Designed as a prominent display of Architecture, Elk Ridge Lodge stands firmly upon a ridge high atop the Spanish Peaks Club in Big Sky, Montana. Designed around a number of principles; sense of presence, quality of detail, and durability, the monumental home serves as a Montana Legacy home for the family.
Throughout the design process, the height of the home to its relationship on the ridge it sits, was recognized the as one of the design challenges. Techniques such as terracing roof lines, stretching horizontal stone patios out and strategically placed landscaping; all were used to help tuck the mass into its setting. Earthy colored and rustic exterior materials were chosen to offer a western lodge like architectural aesthetic. Dry stack parkitecture stone bases that gradually decrease in scale as they rise up portray a firm foundation for the home to sit on. Historic wood planking with sanded chink joints, horizontal siding with exposed vertical studs on the exterior, and metal accents comprise the remainder of the structures skin. Wood timbers, outriggers and cedar logs work together to create diversity and focal points throughout the exterior elevations. Windows and doors were discussed in depth about type, species and texture and ultimately all wood, wire brushed cedar windows were the final selection to enhance the “elegant ranch” feel. A number of exterior decks and patios increase the connectivity of the interior to the exterior and take full advantage of the views that virtually surround this home.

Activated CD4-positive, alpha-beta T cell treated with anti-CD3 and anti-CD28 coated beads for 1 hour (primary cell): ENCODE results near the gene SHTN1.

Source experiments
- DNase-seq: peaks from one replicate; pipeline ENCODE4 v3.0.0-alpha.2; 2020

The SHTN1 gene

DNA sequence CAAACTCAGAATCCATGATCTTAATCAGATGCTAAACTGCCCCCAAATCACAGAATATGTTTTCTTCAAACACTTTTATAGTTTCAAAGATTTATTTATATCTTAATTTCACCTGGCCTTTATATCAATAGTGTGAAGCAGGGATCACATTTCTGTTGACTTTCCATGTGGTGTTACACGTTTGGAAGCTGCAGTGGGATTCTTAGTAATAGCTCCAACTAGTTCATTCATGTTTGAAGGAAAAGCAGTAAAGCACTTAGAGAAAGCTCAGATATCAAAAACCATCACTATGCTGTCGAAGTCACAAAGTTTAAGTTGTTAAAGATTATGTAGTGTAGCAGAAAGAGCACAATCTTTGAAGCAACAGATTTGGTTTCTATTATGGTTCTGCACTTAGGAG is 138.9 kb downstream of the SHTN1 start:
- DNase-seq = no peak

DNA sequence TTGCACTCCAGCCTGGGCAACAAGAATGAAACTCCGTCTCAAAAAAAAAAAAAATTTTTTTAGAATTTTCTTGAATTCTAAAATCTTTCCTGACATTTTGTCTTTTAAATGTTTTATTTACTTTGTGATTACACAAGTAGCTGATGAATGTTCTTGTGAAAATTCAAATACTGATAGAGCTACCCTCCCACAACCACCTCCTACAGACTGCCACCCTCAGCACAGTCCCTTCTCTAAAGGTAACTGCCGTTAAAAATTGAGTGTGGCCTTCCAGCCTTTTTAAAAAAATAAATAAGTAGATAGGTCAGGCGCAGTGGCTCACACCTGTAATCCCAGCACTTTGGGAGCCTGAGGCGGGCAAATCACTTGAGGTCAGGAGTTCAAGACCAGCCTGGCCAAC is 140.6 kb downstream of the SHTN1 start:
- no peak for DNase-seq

Upon entering the home you are encased by massive stone piers and angled cedar columns on either side that support an overhead rail bridge spanning the width of the great room, all framing the spectacular view to the Spanish Peaks Mountain Range in the distance. The layout of the home is an open concept with the Kitchen, Great Room, Den, and key circulation paths, as well as certain elements of the upper level open to the spaces below. The kitchen was designed to serve as an extension of the great room, constantly connecting users of both spaces, while the Dining room is still adjacent, it was preferred as a more dedicated space for more formal family meals.
There are numerous detailed elements throughout the interior of the home such as the “rail” bridge ornamented with heavy peened black steel, wire brushed wood to match the windows and doors, and cannon ball newel post caps. Crossing the bridge offers a unique perspective of the Great Room with the massive cedar log columns, the truss work overhead bound by steel straps, and the large windows facing towards the Spanish Peaks. As you experience the spaces you will recognize massive timbers crowning the ceilings with wood planking or plaster between, Roman groin vaults, massive stones and fireboxes creating distinct center pieces for certain rooms, and clerestory windows that aid with natural lighting and create exciting movement throughout the space with light and shadow.
(photos by Roger Wade)